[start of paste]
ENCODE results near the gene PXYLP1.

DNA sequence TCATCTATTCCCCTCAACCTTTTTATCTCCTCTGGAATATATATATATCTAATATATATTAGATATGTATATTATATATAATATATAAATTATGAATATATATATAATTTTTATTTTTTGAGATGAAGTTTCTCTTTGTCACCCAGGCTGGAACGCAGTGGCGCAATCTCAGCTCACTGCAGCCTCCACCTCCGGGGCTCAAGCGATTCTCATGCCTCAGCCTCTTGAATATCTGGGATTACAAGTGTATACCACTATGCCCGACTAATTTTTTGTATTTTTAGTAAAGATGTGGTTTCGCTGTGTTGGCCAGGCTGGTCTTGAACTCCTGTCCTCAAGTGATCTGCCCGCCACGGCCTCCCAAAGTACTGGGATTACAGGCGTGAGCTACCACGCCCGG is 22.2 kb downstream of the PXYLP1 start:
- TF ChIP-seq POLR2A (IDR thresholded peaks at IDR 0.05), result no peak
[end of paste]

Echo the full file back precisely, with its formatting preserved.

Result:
ENCODE results near the gene PXYLP1.

DNA sequence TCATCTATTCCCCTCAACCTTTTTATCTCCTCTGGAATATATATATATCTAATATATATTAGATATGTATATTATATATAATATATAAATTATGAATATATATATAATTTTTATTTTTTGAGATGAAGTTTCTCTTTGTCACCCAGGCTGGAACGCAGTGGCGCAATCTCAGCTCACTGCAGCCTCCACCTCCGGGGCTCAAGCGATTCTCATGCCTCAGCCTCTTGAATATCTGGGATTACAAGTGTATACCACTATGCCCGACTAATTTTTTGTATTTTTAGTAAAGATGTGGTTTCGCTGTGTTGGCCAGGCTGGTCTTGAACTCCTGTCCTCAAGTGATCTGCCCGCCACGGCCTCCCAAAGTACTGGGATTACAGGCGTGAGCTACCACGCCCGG is 22.2 kb downstream of the PXYLP1 start:
- TF ChIP-seq POLR2A (IDR thresholded peaks at IDR 0.05), result no peak